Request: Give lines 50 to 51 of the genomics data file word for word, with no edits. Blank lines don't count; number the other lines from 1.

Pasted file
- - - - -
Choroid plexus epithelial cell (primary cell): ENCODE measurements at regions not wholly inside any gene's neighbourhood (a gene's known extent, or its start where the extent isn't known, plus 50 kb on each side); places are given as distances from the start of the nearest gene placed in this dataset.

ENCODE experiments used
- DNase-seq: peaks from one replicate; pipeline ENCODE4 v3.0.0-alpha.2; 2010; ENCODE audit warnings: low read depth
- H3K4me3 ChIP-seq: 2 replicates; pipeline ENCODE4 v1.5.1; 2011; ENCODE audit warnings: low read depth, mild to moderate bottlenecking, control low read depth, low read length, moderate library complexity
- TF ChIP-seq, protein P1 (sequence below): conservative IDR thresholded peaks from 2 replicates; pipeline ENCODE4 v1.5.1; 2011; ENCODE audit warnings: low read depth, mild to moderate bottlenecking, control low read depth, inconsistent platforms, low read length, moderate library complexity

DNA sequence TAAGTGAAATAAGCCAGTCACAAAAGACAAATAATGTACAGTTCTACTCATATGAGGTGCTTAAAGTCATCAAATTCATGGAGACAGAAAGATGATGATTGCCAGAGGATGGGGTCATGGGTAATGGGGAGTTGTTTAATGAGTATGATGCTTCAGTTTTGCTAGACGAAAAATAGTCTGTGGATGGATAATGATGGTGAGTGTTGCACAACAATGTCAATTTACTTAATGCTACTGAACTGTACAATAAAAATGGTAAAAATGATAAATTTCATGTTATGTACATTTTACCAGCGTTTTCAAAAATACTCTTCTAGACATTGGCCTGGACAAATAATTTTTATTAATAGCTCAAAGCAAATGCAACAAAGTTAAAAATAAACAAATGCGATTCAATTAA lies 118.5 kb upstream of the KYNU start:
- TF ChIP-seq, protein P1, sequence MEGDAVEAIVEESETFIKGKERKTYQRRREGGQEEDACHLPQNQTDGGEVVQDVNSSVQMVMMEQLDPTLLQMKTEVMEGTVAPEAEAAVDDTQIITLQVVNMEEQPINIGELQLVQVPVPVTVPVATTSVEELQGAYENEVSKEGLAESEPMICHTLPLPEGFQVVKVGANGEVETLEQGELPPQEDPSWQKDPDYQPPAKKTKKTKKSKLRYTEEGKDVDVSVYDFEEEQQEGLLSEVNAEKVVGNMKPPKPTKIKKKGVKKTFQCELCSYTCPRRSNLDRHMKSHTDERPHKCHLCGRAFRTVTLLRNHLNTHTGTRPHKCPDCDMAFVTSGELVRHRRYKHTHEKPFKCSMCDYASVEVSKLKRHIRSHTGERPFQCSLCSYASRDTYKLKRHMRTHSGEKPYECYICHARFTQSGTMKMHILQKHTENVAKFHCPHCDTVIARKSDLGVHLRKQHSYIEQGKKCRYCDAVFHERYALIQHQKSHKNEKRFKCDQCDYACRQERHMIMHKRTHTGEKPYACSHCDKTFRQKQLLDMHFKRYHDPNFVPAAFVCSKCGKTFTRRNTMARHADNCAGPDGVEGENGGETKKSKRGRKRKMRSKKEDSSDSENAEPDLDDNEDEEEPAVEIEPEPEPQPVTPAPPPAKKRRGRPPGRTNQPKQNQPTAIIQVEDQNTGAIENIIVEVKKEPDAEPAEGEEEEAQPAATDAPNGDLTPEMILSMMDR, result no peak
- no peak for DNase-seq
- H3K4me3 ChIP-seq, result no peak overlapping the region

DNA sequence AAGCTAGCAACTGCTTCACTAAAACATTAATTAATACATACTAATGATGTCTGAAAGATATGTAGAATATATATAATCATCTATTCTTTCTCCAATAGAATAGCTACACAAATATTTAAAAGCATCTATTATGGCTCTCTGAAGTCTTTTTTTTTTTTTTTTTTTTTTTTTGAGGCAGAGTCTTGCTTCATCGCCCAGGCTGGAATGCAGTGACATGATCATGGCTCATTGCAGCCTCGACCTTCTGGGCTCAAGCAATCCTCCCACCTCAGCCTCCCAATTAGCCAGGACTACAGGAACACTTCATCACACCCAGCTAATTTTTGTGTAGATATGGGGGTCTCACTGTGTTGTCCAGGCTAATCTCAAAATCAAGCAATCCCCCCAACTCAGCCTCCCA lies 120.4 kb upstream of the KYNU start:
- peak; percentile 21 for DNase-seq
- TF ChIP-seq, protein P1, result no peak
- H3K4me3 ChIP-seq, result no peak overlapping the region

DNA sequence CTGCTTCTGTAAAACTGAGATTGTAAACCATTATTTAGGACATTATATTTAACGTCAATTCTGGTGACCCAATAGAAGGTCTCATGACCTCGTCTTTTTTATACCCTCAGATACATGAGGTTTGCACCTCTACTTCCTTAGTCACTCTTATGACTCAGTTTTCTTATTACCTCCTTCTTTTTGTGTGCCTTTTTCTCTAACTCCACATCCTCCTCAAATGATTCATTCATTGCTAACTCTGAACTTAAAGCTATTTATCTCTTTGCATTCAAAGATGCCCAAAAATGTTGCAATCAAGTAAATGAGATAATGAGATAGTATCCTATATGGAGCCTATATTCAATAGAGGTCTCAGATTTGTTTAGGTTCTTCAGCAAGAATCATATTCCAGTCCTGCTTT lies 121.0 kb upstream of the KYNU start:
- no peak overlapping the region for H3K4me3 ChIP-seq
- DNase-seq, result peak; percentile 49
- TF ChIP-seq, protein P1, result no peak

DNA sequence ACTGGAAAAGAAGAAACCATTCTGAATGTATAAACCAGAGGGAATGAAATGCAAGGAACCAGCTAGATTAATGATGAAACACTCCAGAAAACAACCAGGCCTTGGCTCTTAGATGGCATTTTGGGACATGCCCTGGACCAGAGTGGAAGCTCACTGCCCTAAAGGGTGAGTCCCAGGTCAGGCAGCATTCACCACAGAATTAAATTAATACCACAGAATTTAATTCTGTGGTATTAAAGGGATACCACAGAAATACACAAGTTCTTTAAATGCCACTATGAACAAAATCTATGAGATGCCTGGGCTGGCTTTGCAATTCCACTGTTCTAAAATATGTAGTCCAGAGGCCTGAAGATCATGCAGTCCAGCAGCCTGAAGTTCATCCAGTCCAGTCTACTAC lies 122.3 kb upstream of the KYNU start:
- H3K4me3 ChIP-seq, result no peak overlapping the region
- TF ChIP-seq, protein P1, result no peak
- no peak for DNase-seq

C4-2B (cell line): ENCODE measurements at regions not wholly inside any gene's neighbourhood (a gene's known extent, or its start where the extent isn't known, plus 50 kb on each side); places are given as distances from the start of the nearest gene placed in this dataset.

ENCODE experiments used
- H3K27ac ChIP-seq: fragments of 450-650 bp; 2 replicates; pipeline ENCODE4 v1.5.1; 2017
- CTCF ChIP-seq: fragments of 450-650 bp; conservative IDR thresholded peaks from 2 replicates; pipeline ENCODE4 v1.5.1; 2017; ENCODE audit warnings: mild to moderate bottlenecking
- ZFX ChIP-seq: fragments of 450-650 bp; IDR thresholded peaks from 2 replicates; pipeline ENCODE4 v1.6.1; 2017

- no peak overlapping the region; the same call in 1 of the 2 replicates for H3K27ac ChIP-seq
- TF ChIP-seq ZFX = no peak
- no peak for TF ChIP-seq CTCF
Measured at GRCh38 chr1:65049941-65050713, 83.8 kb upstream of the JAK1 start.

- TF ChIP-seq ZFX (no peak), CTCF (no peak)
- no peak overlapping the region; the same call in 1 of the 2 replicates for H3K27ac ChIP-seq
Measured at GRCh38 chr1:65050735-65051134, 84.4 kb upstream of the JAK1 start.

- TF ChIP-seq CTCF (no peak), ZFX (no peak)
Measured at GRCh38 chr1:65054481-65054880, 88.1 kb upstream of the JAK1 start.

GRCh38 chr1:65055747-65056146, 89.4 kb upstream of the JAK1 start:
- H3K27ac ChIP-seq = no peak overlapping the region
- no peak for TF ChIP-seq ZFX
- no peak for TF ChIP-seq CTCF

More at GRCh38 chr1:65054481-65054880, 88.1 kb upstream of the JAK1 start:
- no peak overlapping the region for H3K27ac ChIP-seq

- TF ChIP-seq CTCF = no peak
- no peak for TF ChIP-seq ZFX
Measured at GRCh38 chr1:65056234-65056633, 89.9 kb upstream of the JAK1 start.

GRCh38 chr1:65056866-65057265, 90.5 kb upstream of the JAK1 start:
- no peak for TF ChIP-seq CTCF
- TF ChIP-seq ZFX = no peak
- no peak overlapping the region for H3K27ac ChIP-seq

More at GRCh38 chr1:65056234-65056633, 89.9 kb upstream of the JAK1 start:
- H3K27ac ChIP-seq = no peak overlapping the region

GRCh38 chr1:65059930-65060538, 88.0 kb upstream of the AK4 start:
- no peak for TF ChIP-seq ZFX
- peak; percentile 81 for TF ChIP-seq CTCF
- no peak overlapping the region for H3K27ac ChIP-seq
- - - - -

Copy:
- H3K27ac ChIP-seq = no peak overlapping the region

GRCh38 chr1:65059930-65060538, 88.0 kb upstream of the AK4 start: